Armley: Health teams tackle rise in tuberculosis cases

Armley Town Street. Photo: Google

By Don Mort, local democracy reporter

Health teams are raising awareness of the symptoms of tuberculosis in parts of the city most at risk from the disease.

A six-month project was launched in Armley to help people get treatment for TB after an increase in cases in the community.

The city’s annual Health Protection Board Report said the team worked with white British men over 40 who had a history of substance misuse and homelessness.

Funding was secured for a community development worker based at healthcare provider Touchstone as part of the project.

The report said: “Armley had been identified due to local data indicating a rise in TB cases in the area.

“The worker developed partnerships between clinical and community projects, groups and organisations who are in direct contact with these men.”

Symptoms of TB include a persistent cough lasting more than three weeks which brings up bloody phlegm.

Other warning signs include weight loss, night sweats, a high temperature, fatigue, loss of appetite and swellings in the neck.

The infection is usually spread through the air by coughing and sneezing. Most cases are curable with a six-month course of antibiotics.

The report said a TB clinic was re-established at Leeds Student Medical Practice as part of work to tackle the disease.

The UK has one of the highest incidence rates among western European countries for TB, which is preventable but disproportionately affects vulnerable populations.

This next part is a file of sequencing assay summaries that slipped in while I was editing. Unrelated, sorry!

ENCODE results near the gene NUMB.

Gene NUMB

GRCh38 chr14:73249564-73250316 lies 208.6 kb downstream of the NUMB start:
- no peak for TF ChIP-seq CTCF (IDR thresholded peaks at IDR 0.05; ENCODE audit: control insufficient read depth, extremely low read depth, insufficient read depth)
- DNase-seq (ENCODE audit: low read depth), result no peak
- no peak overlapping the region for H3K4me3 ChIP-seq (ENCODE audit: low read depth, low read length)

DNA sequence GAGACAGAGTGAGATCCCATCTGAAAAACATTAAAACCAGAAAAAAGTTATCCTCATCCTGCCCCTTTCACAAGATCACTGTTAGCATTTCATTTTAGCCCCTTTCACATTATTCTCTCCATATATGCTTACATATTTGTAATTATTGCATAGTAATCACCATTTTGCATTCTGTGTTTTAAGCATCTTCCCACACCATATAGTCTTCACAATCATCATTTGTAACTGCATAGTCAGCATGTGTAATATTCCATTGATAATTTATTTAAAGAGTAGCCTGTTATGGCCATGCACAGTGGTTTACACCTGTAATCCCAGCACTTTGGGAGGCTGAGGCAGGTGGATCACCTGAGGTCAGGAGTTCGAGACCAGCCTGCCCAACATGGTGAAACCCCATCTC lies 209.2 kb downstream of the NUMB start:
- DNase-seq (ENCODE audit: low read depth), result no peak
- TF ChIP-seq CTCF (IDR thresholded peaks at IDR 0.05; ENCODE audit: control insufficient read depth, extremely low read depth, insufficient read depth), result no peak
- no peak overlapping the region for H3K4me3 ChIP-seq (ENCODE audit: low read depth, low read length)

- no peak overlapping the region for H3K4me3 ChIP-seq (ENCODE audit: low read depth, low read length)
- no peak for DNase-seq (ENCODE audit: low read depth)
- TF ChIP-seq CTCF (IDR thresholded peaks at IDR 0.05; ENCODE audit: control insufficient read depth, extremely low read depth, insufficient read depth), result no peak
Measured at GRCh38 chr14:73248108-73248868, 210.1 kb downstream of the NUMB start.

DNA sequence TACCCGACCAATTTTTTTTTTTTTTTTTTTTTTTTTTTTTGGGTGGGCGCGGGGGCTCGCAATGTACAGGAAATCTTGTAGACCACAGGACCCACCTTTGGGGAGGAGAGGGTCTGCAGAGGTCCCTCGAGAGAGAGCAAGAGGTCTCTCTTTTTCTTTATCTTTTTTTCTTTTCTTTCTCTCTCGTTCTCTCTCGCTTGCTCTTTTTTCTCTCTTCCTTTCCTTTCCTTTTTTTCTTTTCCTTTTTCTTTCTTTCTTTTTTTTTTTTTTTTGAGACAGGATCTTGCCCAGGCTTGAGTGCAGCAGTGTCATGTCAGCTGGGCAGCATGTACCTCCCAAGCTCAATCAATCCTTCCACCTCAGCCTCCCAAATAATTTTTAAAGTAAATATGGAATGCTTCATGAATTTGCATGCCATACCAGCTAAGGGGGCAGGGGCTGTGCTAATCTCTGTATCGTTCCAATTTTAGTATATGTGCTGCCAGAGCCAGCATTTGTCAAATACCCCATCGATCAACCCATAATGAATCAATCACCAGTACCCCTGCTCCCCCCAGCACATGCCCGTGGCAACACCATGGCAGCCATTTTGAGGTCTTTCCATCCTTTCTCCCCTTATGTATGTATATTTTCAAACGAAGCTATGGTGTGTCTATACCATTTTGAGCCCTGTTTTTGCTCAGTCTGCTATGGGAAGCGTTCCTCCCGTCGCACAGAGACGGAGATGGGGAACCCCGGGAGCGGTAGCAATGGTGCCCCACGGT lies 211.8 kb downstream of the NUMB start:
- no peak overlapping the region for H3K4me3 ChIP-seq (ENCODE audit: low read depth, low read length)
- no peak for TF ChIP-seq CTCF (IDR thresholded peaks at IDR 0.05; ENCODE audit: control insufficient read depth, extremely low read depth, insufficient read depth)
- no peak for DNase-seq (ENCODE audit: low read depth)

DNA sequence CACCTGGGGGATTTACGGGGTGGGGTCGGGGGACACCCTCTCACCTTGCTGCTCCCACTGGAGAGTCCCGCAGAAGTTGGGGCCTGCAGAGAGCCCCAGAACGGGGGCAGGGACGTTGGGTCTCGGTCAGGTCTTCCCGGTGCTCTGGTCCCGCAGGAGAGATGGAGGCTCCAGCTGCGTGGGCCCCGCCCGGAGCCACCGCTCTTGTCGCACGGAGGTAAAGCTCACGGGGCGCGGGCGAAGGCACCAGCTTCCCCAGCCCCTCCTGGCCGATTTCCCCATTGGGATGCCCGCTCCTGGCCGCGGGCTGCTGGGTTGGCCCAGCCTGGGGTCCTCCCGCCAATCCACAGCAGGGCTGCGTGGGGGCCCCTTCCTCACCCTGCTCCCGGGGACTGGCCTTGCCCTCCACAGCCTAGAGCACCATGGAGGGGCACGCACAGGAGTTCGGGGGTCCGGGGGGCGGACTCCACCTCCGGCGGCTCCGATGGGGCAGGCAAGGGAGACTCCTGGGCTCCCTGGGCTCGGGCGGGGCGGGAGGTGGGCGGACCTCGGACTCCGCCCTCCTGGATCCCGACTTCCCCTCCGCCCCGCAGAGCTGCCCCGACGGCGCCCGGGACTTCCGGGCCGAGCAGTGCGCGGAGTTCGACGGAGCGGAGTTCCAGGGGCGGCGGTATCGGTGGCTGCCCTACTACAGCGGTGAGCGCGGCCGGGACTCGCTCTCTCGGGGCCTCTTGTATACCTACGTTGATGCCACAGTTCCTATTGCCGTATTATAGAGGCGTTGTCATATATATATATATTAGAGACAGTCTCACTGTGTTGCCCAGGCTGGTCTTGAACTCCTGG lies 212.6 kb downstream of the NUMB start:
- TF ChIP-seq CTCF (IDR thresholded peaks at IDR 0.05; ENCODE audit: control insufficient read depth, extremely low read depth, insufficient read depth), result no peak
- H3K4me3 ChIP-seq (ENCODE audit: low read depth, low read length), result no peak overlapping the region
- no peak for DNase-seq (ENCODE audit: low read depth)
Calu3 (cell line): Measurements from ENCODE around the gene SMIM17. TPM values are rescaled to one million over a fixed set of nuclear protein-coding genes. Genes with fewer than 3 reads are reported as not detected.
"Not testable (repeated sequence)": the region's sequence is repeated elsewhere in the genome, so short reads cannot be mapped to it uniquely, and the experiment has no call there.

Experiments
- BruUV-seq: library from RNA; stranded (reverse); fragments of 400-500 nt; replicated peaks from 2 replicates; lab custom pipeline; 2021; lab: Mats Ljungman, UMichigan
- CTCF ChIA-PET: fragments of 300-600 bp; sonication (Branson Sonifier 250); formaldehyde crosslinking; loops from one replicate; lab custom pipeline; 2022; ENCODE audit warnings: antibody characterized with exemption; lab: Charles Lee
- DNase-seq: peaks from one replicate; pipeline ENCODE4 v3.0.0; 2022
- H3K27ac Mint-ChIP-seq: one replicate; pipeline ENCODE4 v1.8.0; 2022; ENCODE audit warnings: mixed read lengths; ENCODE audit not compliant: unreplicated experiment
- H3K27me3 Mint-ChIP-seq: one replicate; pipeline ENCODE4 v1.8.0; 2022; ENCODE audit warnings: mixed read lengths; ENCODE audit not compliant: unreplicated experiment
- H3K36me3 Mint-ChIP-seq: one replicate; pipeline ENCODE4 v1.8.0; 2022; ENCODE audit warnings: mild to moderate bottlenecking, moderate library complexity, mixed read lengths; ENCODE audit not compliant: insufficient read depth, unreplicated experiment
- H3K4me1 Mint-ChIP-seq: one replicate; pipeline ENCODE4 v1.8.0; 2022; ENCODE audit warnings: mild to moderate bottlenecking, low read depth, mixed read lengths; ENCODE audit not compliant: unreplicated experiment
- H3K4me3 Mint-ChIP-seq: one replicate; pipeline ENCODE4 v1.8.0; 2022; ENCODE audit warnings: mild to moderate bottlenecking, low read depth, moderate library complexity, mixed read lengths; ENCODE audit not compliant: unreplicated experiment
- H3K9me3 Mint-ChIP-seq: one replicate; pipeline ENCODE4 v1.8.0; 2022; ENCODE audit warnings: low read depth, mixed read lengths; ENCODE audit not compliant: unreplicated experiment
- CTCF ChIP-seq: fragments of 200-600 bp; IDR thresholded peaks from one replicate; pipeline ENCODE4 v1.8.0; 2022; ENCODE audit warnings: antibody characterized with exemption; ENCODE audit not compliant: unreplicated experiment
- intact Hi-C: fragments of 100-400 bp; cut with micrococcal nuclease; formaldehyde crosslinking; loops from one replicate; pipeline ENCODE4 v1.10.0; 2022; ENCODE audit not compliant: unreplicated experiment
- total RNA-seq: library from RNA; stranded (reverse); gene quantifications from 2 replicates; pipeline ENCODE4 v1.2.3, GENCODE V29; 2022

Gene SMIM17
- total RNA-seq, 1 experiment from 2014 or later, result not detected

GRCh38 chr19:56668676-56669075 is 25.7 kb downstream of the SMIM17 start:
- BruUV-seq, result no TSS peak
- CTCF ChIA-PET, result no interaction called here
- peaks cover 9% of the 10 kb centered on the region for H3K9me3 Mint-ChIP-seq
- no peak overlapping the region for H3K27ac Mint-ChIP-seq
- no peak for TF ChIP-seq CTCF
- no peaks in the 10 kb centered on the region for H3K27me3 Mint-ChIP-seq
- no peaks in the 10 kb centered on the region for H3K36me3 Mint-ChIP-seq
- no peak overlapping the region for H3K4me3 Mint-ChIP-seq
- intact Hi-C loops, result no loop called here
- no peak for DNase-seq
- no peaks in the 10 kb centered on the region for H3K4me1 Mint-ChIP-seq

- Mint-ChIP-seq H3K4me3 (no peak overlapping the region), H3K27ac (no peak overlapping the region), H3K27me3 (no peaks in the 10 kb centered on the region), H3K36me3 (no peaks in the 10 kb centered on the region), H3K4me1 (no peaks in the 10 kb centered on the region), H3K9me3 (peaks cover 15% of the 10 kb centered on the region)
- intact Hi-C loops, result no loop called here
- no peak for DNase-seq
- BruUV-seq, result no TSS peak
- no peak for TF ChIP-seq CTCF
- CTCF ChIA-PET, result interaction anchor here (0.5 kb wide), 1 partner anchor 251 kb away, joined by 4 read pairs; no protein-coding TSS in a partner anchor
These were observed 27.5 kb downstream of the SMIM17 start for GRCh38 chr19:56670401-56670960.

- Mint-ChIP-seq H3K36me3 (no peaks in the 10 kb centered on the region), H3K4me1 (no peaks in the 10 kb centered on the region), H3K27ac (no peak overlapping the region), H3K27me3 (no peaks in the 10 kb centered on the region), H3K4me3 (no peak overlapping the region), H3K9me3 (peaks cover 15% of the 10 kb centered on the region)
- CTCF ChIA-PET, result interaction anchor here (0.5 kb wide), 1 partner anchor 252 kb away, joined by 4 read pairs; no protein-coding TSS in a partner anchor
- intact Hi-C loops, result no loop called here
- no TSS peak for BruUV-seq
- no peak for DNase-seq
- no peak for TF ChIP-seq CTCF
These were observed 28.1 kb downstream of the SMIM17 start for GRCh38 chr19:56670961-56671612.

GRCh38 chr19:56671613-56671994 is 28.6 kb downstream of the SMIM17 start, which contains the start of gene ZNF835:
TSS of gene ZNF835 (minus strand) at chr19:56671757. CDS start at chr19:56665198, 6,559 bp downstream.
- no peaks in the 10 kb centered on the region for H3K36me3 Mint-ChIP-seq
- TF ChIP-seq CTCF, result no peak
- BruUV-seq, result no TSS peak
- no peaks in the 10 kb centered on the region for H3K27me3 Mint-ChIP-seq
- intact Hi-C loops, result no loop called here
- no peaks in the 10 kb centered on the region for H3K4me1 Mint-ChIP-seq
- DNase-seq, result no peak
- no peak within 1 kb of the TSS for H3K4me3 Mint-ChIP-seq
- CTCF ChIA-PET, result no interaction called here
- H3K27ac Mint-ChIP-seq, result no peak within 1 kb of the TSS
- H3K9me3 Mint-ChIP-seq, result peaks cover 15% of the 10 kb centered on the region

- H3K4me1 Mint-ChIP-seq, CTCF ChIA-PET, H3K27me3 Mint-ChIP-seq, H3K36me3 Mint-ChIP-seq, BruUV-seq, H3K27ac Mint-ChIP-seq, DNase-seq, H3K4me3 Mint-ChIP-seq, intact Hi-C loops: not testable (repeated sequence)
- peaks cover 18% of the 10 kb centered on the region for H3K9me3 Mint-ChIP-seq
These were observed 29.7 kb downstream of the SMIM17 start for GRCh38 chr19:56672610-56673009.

The report said: “Certain groups, such as migrants, ethnic minority groups, and those with social risk factors such as homelessness or a history of imprisonment are more affected.”

The report said recent data showed the overall TB incidence rate for Leeds was stable.

But further awareness-raising work is planned in parts of the city including Armley and Harehills, where communities are known to be at the highest risk.

The report said: “There is likely to be an increased demand for the acute and community TB services due to higher levels of migration in the coming years, particularly from countries with high TB incidence.”

Ukrainian families with children aged under five were being invited to TB screening, the report added.

The annual report will be presented to Leeds City Council’s executive board on Wednesday (April 17).



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